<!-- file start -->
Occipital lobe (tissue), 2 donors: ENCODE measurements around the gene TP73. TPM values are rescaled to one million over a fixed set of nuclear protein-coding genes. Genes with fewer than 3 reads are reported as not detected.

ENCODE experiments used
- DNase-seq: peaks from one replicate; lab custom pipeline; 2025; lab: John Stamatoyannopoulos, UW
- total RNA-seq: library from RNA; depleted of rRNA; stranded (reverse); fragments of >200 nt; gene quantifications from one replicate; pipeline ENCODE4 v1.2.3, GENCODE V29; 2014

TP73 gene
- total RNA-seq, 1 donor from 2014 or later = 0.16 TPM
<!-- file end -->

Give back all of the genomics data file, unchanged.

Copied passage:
Occipital lobe (tissue), 2 donors: ENCODE measurements around the gene TP73. TPM values are rescaled to one million over a fixed set of nuclear protein-coding genes. Genes with fewer than 3 reads are reported as not detected.

ENCODE experiments used
- DNase-seq: peaks from one replicate; lab custom pipeline; 2025; lab: John Stamatoyannopoulos, UW
- total RNA-seq: library from RNA; depleted of rRNA; stranded (reverse); fragments of >200 nt; gene quantifications from one replicate; pipeline ENCODE4 v1.2.3, GENCODE V29; 2014

TP73 gene
- total RNA-seq, 1 donor from 2014 or later = 0.16 TPM